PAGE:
“A fascinating and provocatively stimulating distillation of three decades of intense conversations between one of the twentieth century’s few true theater innovators and America’s leading writer on the theatrical avant-garde. A splendid book.”—Clive Barnes
“Peter Brook continues to astonish, not in an ordinary, fashionable way, but in an ancient, insistent way that always forces one inward. There is a true, honest, fearless voice in this fascinating conversation.”—Ken Burns
Peter Brook, one of the most important contemporary theatrical directors in the West, shares his most insightful thoughts and deepest feelings about theater with Margaret Croyden, who has followed his career for thirty years, gaining an unparalleled perspective on the evolution of his work. In these interchanges from 1970 to 2000, Brook freely discusses major works such as his landmark airborne A Midsummer Night’s Dream and his untraditional interpretation of the opera La Tragédie de Carmen. He also covers the establishment of the Paris Center, his work in the Middle East and Africa, and his masterwork, the nine-hour production of The Mahabharata, which has virtually reinvented the way actors and directors think about theater.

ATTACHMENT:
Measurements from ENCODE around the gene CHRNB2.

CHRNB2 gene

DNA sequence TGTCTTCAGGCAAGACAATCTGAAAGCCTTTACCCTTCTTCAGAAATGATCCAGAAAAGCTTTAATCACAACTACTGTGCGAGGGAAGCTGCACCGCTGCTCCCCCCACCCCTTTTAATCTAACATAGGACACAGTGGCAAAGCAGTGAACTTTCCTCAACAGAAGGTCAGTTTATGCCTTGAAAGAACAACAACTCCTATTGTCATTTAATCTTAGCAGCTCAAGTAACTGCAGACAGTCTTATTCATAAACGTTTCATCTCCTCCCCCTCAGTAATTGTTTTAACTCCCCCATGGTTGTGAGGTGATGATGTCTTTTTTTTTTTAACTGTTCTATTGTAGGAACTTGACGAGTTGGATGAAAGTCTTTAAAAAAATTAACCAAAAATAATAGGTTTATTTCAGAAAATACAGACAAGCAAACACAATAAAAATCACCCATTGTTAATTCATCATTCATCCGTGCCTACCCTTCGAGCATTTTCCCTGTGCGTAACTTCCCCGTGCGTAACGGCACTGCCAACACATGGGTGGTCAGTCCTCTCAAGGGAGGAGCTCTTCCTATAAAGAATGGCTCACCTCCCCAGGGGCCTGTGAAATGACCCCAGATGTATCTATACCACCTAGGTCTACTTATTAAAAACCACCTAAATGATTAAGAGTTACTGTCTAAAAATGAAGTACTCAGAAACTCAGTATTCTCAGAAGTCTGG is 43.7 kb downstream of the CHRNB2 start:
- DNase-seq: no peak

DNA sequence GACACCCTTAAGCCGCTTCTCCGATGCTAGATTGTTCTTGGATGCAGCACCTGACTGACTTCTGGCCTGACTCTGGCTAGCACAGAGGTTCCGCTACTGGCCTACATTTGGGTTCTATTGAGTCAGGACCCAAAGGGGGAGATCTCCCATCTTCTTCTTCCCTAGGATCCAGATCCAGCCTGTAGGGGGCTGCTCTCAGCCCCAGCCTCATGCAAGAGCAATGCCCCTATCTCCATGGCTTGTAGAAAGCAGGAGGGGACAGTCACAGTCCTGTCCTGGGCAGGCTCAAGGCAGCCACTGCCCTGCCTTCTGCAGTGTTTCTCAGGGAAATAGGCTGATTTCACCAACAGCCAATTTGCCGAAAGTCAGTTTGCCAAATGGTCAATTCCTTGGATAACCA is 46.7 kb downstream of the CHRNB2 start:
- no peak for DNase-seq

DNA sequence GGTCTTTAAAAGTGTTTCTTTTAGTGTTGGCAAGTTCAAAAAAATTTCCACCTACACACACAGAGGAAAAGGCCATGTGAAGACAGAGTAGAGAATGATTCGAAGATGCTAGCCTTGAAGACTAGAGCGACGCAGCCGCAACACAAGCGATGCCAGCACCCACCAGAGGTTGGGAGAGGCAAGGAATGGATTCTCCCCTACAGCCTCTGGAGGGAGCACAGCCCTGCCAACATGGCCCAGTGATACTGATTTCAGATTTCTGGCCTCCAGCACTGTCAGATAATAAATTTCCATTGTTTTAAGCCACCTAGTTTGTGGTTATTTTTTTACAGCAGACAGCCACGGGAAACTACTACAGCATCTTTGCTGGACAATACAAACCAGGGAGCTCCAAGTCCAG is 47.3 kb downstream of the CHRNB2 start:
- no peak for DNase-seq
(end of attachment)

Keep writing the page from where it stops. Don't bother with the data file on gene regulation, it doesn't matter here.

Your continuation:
Margaret Croyden is a well-known critic, commentator, and journalist, whose articles on theater and the arts have appeared in The New York Times, The Nation, The Village Voice, American Theatre, and Antioch Review, among others. She is the author of Lunatics, Lovers and Poets, a seminal book on the development of nonliterary theater.